As people get older, it can be hard for some to continue to manage their affairs. What happens when your client can no longer make Medicare decisions on their own?
Throughout your career as an insurance agent, you may encounter clients with a power of attorney or in conservatorships. While you can’t make decisions for these clients, you can help point them and their caregivers in the right direction.
Let’s take a look at powers of attorney and conservatorships, how they work with Medicare, and how you should approach sales presentations and enrollments for clients who have delegated decision power to another person.
Powers of Attorney
What is a power of attorney (POA)? It’s a legal document that allows someone to appoint a trusted family member or friend to act on their behalf before they are unable to do so. The person appointed, the attorney, may be able to oversee your client’s insurance accounts, depending on the type of POA. Even though someone else is technically carrying out the tasks for your client, the POA sets the terms.
Here are some different types of POA you may encounter:
- Durable Power of Attorney: Gives financial legal authority over your client, whether they are capable or incapable of making decisions. Legally, even a spouse cannot make Medicare decisions for your client without this.
- Non-Durable Power of Attorney: Financial legal authority over your client ends if they become incapacitated.
- General Power of Attorney: Appointee can act in all situations allowed by local law and be durable or non-durable.
- Springing Power of Attorney: The power only begins once a special condition is met. It remains in effect until your client passes.
- Financial Power of Attorney: Appointee can only act on your client’s behalf regarding certain money and property manners of your client’s choosing.
- Medical Power of Attorney: Allows appointee to make health care decisions on your client’s behalf. This is limited to medical care received.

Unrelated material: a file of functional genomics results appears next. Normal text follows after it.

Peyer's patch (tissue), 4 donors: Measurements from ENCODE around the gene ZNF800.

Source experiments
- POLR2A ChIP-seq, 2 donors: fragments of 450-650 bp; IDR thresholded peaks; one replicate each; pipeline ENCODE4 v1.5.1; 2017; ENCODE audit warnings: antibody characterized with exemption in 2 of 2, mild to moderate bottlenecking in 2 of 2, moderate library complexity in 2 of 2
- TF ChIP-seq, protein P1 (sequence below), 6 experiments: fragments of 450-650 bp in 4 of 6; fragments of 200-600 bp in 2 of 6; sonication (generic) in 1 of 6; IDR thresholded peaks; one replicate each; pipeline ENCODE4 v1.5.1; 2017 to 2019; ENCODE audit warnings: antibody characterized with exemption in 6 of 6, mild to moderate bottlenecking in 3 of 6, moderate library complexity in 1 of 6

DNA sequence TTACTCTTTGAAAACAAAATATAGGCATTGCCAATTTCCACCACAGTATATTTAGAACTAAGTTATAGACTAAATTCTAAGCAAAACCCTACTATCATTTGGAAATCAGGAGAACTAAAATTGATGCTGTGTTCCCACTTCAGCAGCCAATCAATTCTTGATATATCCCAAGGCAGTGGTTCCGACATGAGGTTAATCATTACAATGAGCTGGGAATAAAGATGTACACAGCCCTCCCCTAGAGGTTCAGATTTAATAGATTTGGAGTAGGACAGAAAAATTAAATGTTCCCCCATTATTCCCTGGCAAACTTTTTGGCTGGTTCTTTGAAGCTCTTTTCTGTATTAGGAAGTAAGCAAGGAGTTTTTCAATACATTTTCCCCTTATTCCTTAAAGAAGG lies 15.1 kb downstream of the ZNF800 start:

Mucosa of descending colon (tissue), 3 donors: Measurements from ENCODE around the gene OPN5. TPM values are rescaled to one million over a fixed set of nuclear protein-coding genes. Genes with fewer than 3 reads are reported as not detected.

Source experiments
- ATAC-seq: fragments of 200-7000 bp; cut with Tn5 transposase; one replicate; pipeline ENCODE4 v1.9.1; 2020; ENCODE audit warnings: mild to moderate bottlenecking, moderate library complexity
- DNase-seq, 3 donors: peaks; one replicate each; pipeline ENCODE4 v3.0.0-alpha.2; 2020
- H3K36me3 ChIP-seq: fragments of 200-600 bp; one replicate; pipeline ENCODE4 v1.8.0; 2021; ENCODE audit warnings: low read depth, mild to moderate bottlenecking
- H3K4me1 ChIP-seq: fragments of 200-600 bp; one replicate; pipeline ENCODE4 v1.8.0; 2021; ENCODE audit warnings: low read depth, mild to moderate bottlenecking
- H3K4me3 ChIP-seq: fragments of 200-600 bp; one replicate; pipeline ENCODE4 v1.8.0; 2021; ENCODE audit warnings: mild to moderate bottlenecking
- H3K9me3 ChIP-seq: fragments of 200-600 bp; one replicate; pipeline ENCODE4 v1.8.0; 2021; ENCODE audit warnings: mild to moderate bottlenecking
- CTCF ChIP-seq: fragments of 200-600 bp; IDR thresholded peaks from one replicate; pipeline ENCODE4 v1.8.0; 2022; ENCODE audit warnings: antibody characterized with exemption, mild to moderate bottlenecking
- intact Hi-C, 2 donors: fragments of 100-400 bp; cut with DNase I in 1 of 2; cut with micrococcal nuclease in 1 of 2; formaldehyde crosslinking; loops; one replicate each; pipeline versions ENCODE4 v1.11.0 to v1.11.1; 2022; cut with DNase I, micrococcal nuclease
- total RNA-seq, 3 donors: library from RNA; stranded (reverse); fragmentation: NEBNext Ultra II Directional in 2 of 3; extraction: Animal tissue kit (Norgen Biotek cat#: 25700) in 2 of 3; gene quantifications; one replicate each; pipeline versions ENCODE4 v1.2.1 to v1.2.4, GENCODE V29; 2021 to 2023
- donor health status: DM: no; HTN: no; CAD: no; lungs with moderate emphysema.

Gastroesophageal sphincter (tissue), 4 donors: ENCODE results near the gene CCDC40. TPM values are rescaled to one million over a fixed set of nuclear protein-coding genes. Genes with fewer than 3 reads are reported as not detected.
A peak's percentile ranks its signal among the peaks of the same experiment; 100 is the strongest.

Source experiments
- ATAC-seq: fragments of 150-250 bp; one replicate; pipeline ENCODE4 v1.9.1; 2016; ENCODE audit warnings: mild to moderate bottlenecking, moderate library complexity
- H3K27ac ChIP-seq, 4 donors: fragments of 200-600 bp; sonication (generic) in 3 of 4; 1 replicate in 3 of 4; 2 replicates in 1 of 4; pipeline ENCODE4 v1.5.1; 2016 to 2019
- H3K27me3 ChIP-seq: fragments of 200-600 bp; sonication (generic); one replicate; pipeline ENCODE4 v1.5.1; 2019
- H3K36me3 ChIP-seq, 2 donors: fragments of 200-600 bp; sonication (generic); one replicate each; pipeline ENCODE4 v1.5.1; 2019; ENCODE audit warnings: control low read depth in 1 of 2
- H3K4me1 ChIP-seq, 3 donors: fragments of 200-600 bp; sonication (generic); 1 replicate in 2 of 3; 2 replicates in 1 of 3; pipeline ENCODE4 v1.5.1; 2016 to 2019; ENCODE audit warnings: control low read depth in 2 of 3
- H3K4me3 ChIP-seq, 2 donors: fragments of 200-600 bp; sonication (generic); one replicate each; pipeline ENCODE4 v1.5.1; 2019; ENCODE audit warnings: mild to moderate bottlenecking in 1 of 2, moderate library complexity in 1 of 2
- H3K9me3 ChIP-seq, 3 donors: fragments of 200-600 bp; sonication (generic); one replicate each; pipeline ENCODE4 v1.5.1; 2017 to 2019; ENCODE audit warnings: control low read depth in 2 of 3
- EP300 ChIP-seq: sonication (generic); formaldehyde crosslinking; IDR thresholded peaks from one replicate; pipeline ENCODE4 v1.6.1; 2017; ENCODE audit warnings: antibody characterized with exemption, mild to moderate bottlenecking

Since the appointed individual could have to make serious life decisions, they should be a family member or someone your client trusts. Many people add both their spouse and children in the event one is unavailable. The only qualification is a POA can’t be under 18.
Since the appointed individual could have to make serious life decisions, they should be a family member or someone your client trusts.
If your client decides they want to go this route, it’s important to make sure they also know that it’s not a permanent decision. Most states require written notice of revocation, but it is possible to remove someone as your attorney.
What is a conservatorship? This type of legal arrangement happens after an individual unexpectedly becomes incapable of managing their finances or personal life.
In a conservatorship, a conservator is appointed by a court to oversee someone who is incapacitated. A friend, family member, or public official can petition the courts to appoint a conservator. The petition details exactly why the individual is no longer able to make decisions for themselves. Then, a court investigator interviews the proposed conservatee and decides if the need for a conservatorship is justified. If appointed, a conservator can make decisions about the conservatee’s health care, finances, living arrangements, or any other personal matter.
If appointed, a conservator can make decisions about the conservatee’s health care, finances, living arrangements, or any other personal matter.
Generally speaking, a conservatorship can be terminated if the conservatee or another individual successfully petitions the court to have the conservator removed. The 2021 Britney Spears case certainly put the topic of conservatorships in headlines and under some tough scrutiny. However, this type of legal appointment may be beneficial for those in certain circumstances.
Alerting Medicare of a Power of Attorney or Conservatorship
According to the law, Medicare requires the beneficiary’s written consent to disclose their personal medical information to someone else — even a spouse. Your client can provide this consent by filling out and submitting CMS’ Authorization to Disclose Personal Health Information Form. The named representative will then be allowed to discuss your client’s information with Medicare and even elect coverage for your clients.